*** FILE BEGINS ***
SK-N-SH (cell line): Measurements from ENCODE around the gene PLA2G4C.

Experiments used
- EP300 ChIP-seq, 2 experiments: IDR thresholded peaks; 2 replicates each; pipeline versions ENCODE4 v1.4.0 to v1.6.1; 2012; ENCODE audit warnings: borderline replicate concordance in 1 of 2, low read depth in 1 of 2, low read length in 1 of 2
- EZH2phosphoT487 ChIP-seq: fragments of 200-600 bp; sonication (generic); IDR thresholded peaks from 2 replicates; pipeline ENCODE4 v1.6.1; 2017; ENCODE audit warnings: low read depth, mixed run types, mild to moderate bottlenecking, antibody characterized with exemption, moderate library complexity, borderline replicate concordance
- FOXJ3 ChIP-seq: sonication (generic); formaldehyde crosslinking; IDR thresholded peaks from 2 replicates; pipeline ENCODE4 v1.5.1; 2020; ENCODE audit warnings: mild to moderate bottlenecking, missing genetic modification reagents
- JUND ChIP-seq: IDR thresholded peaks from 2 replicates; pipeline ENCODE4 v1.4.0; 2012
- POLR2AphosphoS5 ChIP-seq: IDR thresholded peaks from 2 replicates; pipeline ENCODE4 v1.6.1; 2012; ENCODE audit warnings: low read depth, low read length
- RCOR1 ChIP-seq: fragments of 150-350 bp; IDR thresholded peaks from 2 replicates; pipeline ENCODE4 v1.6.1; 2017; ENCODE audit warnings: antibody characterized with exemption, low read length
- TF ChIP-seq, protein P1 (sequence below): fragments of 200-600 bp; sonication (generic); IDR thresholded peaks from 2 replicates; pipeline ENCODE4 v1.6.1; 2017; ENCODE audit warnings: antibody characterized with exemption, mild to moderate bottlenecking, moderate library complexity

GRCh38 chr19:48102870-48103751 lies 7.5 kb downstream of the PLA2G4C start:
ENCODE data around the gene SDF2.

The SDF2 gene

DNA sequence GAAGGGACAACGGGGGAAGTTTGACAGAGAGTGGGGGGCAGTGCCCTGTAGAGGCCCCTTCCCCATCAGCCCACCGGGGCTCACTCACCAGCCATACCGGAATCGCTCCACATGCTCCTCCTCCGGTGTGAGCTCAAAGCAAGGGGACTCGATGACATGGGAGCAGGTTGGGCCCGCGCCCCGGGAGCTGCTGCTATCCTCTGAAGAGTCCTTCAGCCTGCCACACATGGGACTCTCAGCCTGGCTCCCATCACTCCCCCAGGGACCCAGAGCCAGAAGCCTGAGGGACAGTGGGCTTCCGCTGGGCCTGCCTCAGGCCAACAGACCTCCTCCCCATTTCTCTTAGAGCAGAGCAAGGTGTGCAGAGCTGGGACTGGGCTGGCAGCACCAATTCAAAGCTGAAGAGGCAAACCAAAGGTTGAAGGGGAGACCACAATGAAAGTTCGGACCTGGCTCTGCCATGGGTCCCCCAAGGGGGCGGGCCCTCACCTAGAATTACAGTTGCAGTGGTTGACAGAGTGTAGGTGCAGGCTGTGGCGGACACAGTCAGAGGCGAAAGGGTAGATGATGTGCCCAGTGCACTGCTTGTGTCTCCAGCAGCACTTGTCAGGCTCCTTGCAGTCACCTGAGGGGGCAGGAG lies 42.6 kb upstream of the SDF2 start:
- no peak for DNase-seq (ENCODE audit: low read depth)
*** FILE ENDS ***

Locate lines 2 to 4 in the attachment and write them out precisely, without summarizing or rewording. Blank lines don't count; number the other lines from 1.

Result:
Experiments used
- EP300 ChIP-seq, 2 experiments: IDR thresholded peaks; 2 replicates each; pipeline versions ENCODE4 v1.4.0 to v1.6.1; 2012; ENCODE audit warnings: borderline replicate concordance in 1 of 2, low read depth in 1 of 2, low read length in 1 of 2
- EZH2phosphoT487 ChIP-seq: fragments of 200-600 bp; sonication (generic); IDR thresholded peaks from 2 replicates; pipeline ENCODE4 v1.6.1; 2017; ENCODE audit warnings: low read depth, mixed run types, mild to moderate bottlenecking, antibody characterized with exemption, moderate library complexity, borderline replicate concordance